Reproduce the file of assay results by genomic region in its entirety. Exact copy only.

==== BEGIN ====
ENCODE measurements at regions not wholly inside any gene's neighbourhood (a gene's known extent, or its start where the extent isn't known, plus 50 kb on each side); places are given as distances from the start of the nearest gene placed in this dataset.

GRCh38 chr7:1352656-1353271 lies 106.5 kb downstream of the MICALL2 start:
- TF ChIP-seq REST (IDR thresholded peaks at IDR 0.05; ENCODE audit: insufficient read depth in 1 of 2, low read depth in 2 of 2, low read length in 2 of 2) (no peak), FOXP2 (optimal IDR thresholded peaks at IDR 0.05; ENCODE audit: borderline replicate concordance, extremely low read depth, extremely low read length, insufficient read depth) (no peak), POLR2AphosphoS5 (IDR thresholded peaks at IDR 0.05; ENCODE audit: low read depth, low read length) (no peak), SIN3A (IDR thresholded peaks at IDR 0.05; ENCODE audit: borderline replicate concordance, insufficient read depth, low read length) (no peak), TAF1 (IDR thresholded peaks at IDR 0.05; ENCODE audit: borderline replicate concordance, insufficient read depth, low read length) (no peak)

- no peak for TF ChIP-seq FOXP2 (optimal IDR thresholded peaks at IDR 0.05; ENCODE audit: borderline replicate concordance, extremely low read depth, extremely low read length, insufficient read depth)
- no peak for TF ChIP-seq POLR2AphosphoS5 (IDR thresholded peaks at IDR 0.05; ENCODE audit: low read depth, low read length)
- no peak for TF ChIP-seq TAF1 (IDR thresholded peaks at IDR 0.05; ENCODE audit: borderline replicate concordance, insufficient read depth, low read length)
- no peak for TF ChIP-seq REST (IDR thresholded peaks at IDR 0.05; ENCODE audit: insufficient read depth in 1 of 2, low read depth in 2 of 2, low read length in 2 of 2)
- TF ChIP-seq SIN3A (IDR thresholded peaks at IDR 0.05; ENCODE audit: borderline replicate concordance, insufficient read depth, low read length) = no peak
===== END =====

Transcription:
ENCODE measurements at regions not wholly inside any gene's neighbourhood (a gene's known extent, or its start where the extent isn't known, plus 50 kb on each side); places are given as distances from the start of the nearest gene placed in this dataset.

GRCh38 chr7:1352656-1353271 lies 106.5 kb downstream of the MICALL2 start:
- TF ChIP-seq REST (IDR thresholded peaks at IDR 0.05; ENCODE audit: insufficient read depth in 1 of 2, low read depth in 2 of 2, low read length in 2 of 2) (no peak), FOXP2 (optimal IDR thresholded peaks at IDR 0.05; ENCODE audit: borderline replicate concordance, extremely low read depth, extremely low read length, insufficient read depth) (no peak), POLR2AphosphoS5 (IDR thresholded peaks at IDR 0.05; ENCODE audit: low read depth, low read length) (no peak), SIN3A (IDR thresholded peaks at IDR 0.05; ENCODE audit: borderline replicate concordance, insufficient read depth, low read length) (no peak), TAF1 (IDR thresholded peaks at IDR 0.05; ENCODE audit: borderline replicate concordance, insufficient read depth, low read length) (no peak)

- no peak for TF ChIP-seq FOXP2 (optimal IDR thresholded peaks at IDR 0.05; ENCODE audit: borderline replicate concordance, extremely low read depth, extremely low read length, insufficient read depth)
- no peak for TF ChIP-seq POLR2AphosphoS5 (IDR thresholded peaks at IDR 0.05; ENCODE audit: low read depth, low read length)
- no peak for TF ChIP-seq TAF1 (IDR thresholded peaks at IDR 0.05; ENCODE audit: borderline replicate concordance, insufficient read depth, low read length)
- no peak for TF ChIP-seq REST (IDR thresholded peaks at IDR 0.05; ENCODE audit: insufficient read depth in 1 of 2, low read depth in 2 of 2, low read length in 2 of 2)
- TF ChIP-seq SIN3A (IDR thresholded peaks at IDR 0.05; ENCODE audit: borderline replicate concordance, insufficient read depth, low read length) = no peak